Galaxy Clusters and the Hubble Constant
9 Aug 2006
(Source: Harvard University)
The Hubble constant, or the Hubble parameter, is a critically important number that sets the expansion rate of the Universe, and is derived by measuring the speeds that the clusters are moving away from us and dividing by the cluster distances.
A combination of X-ray and radio observations allowed astronomers to determine the Hubble constant using the so-called Sunyaev-Zeldovich effect. In this phenomenon, photons in the cosmic microwave background (CMB) interact with electrons in the hot gas that pervades the enormous galaxy clusters. The photons acquire energy from this interaction, which distorts the signal from the microwave background in the direction of the clusters. The magnitude of this distortion depends on the density and temperature of the hot electrons and the physical size of the cluster.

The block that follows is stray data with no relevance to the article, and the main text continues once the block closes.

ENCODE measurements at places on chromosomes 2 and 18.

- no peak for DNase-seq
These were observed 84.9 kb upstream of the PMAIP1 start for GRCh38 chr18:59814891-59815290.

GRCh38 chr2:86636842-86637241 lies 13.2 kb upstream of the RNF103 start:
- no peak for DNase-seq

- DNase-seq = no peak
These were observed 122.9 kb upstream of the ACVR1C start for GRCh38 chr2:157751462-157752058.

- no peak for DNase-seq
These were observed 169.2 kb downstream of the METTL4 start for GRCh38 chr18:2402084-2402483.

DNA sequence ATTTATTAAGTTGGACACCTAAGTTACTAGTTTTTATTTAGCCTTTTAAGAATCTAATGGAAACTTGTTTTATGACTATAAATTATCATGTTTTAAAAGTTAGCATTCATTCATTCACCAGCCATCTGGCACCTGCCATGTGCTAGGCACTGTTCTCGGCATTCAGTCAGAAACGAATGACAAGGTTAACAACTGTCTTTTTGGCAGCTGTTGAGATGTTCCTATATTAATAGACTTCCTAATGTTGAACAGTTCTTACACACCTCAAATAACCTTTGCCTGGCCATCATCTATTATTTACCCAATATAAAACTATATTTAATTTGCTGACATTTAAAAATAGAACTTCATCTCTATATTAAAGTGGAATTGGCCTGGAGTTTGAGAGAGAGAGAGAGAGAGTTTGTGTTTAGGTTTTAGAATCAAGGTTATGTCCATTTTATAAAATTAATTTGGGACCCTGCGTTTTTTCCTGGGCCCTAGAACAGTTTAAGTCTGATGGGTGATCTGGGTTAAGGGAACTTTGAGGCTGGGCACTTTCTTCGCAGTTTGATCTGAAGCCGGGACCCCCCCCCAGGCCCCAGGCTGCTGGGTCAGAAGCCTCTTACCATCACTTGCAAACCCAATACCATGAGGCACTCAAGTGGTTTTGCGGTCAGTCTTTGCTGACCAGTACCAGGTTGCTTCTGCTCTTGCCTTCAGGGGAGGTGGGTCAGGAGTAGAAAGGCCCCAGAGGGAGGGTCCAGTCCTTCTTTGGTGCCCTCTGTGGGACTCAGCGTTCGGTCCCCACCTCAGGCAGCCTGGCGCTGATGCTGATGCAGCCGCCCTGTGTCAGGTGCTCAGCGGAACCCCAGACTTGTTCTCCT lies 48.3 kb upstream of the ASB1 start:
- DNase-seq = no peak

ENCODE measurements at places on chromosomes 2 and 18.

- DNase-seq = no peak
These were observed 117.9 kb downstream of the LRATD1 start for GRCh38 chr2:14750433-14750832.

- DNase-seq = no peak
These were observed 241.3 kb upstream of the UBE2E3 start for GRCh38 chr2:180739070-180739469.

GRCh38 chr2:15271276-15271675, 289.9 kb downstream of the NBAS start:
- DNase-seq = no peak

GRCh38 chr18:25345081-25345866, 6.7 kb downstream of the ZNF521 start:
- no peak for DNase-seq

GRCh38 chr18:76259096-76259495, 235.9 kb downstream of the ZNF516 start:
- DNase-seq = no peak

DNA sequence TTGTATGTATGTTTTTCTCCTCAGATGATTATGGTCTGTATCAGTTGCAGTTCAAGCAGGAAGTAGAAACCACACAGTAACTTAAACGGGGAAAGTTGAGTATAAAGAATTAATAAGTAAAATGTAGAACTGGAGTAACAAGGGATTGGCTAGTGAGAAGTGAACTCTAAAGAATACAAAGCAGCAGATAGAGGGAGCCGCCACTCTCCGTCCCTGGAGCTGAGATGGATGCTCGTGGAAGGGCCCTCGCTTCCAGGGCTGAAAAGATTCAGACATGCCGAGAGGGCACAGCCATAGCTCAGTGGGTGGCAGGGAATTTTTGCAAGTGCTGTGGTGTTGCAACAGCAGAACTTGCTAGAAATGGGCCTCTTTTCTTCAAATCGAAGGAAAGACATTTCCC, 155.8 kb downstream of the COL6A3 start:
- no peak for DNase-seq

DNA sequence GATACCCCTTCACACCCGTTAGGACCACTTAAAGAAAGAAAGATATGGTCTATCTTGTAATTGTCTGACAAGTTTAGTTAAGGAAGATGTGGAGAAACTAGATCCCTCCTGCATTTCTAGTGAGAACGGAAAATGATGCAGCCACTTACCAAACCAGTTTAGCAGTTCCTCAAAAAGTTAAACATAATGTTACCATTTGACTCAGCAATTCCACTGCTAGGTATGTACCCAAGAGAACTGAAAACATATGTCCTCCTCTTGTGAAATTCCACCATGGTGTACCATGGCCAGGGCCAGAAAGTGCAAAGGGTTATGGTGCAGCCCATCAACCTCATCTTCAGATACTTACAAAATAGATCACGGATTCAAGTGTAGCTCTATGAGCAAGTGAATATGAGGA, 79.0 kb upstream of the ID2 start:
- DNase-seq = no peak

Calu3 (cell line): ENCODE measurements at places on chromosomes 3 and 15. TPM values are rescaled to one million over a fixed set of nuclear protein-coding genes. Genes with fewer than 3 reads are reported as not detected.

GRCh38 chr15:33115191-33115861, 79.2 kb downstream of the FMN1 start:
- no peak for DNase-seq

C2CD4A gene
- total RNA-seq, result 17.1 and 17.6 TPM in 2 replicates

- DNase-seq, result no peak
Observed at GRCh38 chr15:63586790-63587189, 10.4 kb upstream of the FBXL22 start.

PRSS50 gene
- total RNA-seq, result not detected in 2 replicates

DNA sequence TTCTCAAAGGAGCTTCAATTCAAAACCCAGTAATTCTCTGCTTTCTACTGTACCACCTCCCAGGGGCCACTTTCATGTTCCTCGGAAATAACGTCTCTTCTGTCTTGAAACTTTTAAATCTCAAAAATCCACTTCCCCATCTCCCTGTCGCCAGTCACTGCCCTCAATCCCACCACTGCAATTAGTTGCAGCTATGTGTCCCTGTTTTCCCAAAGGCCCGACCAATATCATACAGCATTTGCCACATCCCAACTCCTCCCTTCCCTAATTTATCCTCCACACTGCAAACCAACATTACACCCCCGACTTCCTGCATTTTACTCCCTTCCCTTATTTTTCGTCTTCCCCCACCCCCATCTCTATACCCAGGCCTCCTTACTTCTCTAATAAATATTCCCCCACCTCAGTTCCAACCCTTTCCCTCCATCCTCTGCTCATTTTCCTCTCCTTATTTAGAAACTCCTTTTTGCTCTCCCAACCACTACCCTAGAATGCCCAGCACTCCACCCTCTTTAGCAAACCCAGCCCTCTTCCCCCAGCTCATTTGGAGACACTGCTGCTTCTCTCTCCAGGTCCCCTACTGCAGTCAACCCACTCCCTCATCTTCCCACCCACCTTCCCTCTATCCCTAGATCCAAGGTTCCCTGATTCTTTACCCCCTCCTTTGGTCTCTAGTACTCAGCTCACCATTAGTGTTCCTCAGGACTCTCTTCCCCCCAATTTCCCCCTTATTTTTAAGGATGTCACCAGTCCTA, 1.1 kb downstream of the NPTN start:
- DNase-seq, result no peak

Astronomers used radio telescopes to measure distortions of the cosmic microwave background. Chandra measured the properties of the hot gas revealed in X-ray emission, which told astronomers the physical size of the galaxy clusters and thus allowed their distances to be determined.
The value for the Hubble constant derived from this method, which is independent of previous techniques, was found to be 76.9 in its traditional units of kilometers per second per megaparsec (a megaparsec is equal to 3.26 million light years.) Taking into account the small uncertainties, this result agrees with the values determined by other techniques, and fixes the age of the Universe between 12 and 14 billion years.